New cookbook: Make your own sausage
"Laws are like sausages — it is better not to see them being made," according to Otto von Bismarck, a conservative Prussian statesman who dominated German and European affairs from the 1860s until 1890.
Not so, and the newly published 4th edition of "Home Sausage Making, 4th Edition: From Fresh and Cooked to Smoked, Dried, and Cured: 100 Specialty Recipes" by Charles G. Reavis and Evelyn Battaglia with Mary Reilly (Storey Publishing, 2017) sets the record straight. From the basics of making sausage at home — the equipment needed, ingredients, deciphering food labels, and food safety guidelines — the book is suitable for the first-time sausage maker, as well as those with experience who are looking for new recipes and inspiration. In addition to recipes for homemade sausage, the book offers more than 100 recipes to make using all types of sausage.
The fourth edition of the book, originally published in 1981, came about due to new ways consumers look at their food, according to Battaglia, a freelance food writer and editor, who worked for 15 years at Martha Stewart Omnimedia and was a deputy editor of Everyday Food. "We have changed the way we shop for meat and the way we think about it," she said in a phone interview. "There is also a resurgence of small-batch butchers and a resurgence of home cooks who want to know where their food comes from. Sausage in a store can be mysterious, but if it's made at home, we know the meat, spices and so on."
She said, when updating the book, she looked at the way people want to cook and wanted to empower them to have the best quality meat. "There's a joy to be had in making sausage. It's an ancient art form and has been made for centuries." She added she also incorporated updated information on food labels. "Look at the cut of the meat and the quality of meat. Look at the labels, which can be very confusing; I've tried to demystify the labels."
Since the book was first published, the types of sausages have exploded Battaglia said, and as a result, 40 of the recipes for making sausages were updated. In addition, all of the recipes using sausages were updated. "They are really delicious, really timely. If someone doesn't make their own sausages, they can still make the recipes."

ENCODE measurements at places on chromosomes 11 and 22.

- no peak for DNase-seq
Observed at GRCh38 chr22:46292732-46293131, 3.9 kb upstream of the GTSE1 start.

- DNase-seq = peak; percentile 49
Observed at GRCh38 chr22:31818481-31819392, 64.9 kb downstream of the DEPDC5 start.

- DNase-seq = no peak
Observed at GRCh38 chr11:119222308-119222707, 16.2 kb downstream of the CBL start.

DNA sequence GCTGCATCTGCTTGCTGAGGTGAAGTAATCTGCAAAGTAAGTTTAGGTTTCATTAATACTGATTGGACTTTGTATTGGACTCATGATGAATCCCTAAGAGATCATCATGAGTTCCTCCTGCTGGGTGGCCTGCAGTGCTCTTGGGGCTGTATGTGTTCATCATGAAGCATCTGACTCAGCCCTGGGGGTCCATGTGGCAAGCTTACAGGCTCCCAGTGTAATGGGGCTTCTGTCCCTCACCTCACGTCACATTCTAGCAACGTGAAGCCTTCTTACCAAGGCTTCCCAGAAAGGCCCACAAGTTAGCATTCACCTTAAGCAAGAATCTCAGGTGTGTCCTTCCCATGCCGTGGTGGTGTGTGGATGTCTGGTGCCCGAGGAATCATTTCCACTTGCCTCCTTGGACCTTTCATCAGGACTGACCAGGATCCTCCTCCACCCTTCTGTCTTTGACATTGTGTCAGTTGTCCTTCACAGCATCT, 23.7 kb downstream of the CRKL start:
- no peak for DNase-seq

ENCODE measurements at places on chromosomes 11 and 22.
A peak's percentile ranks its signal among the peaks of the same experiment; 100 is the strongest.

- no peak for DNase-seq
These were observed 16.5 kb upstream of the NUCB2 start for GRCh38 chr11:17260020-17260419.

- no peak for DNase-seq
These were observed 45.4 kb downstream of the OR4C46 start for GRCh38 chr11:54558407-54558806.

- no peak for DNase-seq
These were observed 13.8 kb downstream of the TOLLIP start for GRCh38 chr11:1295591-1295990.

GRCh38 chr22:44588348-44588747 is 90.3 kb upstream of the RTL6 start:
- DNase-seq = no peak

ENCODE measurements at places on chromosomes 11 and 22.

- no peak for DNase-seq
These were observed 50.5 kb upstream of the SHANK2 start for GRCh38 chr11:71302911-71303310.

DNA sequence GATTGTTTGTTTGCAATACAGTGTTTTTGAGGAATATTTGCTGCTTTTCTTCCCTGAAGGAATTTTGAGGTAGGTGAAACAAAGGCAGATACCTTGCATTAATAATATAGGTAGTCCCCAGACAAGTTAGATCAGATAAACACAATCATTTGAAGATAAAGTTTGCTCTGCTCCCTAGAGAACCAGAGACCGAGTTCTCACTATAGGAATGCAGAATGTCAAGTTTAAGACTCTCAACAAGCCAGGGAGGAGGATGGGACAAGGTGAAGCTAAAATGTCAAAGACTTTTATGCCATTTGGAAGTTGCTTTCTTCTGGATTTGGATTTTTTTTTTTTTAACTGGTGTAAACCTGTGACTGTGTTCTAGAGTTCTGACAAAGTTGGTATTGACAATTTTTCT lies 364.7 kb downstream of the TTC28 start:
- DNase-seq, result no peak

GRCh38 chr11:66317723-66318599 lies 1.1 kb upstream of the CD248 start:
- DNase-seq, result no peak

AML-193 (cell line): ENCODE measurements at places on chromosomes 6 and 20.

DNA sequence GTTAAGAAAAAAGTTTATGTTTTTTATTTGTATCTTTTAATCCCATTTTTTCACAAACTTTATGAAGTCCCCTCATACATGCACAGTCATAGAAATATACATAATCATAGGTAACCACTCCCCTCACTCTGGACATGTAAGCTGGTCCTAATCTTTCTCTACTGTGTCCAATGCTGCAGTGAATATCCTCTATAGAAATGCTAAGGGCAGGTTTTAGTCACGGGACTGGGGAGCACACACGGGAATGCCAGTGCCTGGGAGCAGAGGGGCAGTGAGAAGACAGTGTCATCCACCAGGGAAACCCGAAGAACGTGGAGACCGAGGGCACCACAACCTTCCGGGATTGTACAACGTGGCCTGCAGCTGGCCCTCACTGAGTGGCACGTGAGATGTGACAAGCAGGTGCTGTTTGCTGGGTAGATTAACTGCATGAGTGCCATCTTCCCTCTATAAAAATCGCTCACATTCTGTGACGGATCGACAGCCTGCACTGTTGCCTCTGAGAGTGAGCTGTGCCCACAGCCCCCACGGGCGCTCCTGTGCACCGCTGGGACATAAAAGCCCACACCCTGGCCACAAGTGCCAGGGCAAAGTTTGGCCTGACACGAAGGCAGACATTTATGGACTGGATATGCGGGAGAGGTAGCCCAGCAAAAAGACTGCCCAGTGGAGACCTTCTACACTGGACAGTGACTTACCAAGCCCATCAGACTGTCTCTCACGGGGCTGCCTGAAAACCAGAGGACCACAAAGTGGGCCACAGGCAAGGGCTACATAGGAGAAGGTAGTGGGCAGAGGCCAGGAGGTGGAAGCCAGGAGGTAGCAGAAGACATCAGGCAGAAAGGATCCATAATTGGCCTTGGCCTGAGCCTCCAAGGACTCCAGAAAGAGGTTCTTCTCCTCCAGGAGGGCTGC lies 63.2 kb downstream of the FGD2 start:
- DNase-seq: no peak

Battaglia said readers can expect to have all the essential information and inspiration needed to participate in an age-old craft that results in something delicious. She hopes readers will find inspiration in the profiles of sausage makers across the United States, which offer recipes and techniques. Included in the profiles are Sutter Meats in Northampton, Mass., and Pekarski's in South Deerfield, Mass. The Meat Market, formerly in Great Barringon, Mass, was also featured, but has closed since the book's publication. "People will take away insight on purchasing meat and a greater respect for the animal it came from," she said.
Battaglia offered some tips for making sausage:
• Pay attention to the quality of the ingredients. "There are so few ingredients used in most sausages. If you don't start out with good products, you won't get good sausage."
• Keep everything clean as you go; knives, the grinder, your hands.
• Buy the meat in its wholest part. Buy a cut of meat as opposed to pre-ground.
• Use a hand grinder if possible, although the grinder attachment on a stand mixer will work also. Do not use a food processor as the meat may become too mushy. Battaglia said her partner on the book, Mary Reilly, executive chef at Westfied State University, uses a hand grinder herself when making sausage. "It gives you greater control," Battaglia said.
• Keep the meat chilled at all times. "Temperature is critical to get the farce, also known as the bind (the ground meat with the fat and seasonings). The meat should come out of the grinder in strands like spaghetti; then mix it with the seasonings with your hands. You want the integrity of the meat in the sausage."